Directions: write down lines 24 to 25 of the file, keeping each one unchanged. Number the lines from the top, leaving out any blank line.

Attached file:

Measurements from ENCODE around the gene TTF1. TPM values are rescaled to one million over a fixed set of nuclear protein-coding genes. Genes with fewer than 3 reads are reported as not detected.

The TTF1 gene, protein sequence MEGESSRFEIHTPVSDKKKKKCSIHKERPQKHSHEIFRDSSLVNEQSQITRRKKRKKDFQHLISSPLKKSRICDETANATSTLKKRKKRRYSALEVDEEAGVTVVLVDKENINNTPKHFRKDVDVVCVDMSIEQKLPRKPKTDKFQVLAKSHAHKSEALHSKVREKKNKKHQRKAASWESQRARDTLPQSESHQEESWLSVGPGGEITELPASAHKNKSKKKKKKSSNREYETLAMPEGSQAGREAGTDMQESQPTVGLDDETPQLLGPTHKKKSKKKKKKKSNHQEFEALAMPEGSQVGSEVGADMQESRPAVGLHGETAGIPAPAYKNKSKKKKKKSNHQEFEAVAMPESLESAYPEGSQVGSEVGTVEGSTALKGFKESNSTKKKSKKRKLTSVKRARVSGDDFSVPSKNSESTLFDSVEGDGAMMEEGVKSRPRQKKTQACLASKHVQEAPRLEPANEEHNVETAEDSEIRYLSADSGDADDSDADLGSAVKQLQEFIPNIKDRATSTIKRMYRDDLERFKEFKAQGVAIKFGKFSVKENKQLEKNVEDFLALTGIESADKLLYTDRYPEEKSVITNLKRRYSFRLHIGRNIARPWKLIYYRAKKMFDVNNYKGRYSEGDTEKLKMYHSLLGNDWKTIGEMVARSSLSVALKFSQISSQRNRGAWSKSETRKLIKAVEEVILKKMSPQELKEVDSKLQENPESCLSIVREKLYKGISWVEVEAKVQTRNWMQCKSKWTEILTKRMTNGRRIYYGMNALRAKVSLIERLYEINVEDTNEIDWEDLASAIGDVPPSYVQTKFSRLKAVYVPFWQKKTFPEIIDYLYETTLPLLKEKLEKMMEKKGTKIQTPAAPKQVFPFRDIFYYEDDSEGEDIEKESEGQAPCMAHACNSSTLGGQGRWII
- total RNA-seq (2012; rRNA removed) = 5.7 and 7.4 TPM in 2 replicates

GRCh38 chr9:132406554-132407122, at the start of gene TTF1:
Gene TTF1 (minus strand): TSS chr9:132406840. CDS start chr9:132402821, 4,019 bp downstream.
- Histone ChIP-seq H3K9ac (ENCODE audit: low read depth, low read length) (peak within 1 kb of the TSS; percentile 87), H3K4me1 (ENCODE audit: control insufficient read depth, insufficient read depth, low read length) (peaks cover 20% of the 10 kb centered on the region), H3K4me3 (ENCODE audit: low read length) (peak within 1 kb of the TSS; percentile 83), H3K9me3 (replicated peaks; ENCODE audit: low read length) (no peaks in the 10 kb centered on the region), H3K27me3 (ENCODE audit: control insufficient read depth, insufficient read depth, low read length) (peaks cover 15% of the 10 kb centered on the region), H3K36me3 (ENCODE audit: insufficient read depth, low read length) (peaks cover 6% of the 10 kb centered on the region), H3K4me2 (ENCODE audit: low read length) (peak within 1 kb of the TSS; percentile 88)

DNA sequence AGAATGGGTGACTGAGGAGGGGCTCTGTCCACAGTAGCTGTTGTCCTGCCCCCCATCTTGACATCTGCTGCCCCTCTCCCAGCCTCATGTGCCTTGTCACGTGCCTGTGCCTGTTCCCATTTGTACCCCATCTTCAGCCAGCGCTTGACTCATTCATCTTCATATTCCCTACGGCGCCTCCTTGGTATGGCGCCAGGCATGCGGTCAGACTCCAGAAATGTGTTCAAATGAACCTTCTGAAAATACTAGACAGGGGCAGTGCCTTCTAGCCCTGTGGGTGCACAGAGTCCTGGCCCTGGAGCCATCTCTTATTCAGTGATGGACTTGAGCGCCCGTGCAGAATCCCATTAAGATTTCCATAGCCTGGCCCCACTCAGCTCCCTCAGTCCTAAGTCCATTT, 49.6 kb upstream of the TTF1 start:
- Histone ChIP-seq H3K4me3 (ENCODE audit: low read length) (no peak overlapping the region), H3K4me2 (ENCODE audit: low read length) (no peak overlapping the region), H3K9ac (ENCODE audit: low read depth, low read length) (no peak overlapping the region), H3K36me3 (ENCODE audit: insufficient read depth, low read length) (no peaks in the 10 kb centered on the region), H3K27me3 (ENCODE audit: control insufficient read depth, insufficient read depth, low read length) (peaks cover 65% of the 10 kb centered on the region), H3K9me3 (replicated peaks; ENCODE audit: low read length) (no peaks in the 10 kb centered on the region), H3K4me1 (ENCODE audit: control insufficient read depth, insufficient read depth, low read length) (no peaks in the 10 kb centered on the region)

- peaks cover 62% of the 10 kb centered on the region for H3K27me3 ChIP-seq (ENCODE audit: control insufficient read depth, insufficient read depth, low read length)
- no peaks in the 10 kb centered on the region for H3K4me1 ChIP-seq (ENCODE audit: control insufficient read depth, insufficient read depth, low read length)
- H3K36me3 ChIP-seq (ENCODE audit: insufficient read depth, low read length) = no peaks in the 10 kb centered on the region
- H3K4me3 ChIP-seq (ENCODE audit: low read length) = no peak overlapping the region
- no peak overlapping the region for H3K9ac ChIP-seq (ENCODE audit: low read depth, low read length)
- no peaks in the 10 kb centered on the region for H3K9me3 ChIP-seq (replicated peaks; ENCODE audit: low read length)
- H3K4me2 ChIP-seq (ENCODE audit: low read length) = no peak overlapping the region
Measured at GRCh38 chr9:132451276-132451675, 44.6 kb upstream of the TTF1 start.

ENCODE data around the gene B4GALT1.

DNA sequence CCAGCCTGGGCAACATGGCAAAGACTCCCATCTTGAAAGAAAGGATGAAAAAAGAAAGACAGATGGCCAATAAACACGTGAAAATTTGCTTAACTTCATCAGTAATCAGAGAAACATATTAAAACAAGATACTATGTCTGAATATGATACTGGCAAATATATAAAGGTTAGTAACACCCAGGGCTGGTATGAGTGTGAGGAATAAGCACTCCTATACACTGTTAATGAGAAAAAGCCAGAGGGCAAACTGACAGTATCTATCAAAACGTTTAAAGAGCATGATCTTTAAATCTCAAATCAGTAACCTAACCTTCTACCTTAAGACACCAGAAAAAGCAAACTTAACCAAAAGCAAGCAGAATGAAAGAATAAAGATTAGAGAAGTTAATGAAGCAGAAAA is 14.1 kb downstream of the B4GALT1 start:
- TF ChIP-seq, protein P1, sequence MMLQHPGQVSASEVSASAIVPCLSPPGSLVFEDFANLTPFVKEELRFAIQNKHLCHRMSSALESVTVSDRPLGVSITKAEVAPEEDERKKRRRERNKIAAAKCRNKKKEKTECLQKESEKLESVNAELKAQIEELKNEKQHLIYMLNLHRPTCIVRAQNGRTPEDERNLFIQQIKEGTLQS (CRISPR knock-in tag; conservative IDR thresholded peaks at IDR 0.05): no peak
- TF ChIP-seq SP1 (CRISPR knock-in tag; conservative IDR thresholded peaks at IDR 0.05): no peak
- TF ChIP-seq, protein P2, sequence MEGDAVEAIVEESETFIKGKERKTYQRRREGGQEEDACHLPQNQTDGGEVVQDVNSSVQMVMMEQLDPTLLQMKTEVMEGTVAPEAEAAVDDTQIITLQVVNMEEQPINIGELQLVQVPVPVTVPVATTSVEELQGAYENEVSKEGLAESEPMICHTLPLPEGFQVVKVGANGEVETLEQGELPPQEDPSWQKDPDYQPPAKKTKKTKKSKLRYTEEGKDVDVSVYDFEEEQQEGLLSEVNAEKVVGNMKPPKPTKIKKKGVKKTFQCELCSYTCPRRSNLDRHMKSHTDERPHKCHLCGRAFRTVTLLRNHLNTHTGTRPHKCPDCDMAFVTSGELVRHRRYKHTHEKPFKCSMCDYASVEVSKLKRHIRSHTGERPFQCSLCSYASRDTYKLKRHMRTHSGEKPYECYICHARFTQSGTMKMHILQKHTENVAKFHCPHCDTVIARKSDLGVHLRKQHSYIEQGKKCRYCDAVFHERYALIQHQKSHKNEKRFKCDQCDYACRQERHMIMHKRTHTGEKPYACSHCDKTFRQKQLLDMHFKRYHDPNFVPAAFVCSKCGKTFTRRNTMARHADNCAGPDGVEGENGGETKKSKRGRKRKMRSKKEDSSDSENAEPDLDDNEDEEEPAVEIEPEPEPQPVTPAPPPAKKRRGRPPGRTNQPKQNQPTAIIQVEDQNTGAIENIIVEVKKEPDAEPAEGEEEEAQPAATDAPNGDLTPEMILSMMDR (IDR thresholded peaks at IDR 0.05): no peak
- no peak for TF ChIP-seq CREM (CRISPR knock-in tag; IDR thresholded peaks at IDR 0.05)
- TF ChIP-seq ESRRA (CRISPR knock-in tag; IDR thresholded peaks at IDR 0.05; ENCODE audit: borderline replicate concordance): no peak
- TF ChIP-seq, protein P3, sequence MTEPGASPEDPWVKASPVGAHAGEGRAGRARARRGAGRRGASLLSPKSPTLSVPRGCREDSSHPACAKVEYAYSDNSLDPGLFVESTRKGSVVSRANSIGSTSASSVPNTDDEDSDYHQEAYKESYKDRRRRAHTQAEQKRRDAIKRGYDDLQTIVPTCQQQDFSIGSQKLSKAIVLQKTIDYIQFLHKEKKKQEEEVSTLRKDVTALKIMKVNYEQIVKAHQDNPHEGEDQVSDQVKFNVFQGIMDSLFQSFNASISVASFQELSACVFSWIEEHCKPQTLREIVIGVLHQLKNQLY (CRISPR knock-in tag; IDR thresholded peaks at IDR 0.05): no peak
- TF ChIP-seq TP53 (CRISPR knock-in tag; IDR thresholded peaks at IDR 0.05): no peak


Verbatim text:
- TF ChIP-seq, protein P3, sequence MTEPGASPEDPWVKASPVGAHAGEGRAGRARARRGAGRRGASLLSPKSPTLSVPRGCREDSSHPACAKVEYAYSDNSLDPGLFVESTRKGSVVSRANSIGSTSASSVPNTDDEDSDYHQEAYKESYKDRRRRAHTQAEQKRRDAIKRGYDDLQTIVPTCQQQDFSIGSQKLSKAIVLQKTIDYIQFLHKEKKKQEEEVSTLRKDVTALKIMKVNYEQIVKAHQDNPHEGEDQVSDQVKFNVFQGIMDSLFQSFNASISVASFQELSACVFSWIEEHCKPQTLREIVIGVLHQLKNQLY (CRISPR knock-in tag; IDR thresholded peaks at IDR 0.05): no peak
- TF ChIP-seq TP53 (CRISPR knock-in tag; IDR thresholded peaks at IDR 0.05): no peak